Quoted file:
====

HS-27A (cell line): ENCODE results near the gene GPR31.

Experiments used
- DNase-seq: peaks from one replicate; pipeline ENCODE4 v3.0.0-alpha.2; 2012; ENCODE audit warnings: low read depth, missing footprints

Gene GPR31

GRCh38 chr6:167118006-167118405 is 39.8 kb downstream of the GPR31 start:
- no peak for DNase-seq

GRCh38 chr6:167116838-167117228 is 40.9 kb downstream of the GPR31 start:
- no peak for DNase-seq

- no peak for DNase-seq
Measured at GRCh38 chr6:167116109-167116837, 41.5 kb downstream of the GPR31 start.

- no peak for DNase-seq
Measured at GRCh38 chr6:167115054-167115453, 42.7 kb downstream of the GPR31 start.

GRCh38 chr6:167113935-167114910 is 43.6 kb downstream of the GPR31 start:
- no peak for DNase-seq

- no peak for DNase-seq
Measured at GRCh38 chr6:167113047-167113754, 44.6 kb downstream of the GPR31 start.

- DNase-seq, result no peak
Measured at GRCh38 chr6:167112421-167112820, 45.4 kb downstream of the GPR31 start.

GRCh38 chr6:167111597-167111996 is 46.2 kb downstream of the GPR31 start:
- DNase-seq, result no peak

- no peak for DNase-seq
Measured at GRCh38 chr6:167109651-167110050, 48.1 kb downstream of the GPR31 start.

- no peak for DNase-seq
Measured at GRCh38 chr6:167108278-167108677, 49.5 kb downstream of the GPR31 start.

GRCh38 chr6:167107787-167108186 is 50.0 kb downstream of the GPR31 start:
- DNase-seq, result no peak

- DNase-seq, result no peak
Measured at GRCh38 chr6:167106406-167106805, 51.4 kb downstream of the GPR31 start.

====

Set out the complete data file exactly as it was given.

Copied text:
HS-27A (cell line): ENCODE results near the gene GPR31.

Experiments used
- DNase-seq: peaks from one replicate; pipeline ENCODE4 v3.0.0-alpha.2; 2012; ENCODE audit warnings: low read depth, missing footprints

Gene GPR31

GRCh38 chr6:167118006-167118405 is 39.8 kb downstream of the GPR31 start:
- no peak for DNase-seq

GRCh38 chr6:167116838-167117228 is 40.9 kb downstream of the GPR31 start:
- no peak for DNase-seq

- no peak for DNase-seq
Measured at GRCh38 chr6:167116109-167116837, 41.5 kb downstream of the GPR31 start.

- no peak for DNase-seq
Measured at GRCh38 chr6:167115054-167115453, 42.7 kb downstream of the GPR31 start.

GRCh38 chr6:167113935-167114910 is 43.6 kb downstream of the GPR31 start:
- no peak for DNase-seq

- no peak for DNase-seq
Measured at GRCh38 chr6:167113047-167113754, 44.6 kb downstream of the GPR31 start.

- DNase-seq, result no peak
Measured at GRCh38 chr6:167112421-167112820, 45.4 kb downstream of the GPR31 start.

GRCh38 chr6:167111597-167111996 is 46.2 kb downstream of the GPR31 start:
- DNase-seq, result no peak

- no peak for DNase-seq
Measured at GRCh38 chr6:167109651-167110050, 48.1 kb downstream of the GPR31 start.

- no peak for DNase-seq
Measured at GRCh38 chr6:167108278-167108677, 49.5 kb downstream of the GPR31 start.

GRCh38 chr6:167107787-167108186 is 50.0 kb downstream of the GPR31 start:
- DNase-seq, result no peak

- DNase-seq, result no peak
Measured at GRCh38 chr6:167106406-167106805, 51.4 kb downstream of the GPR31 start.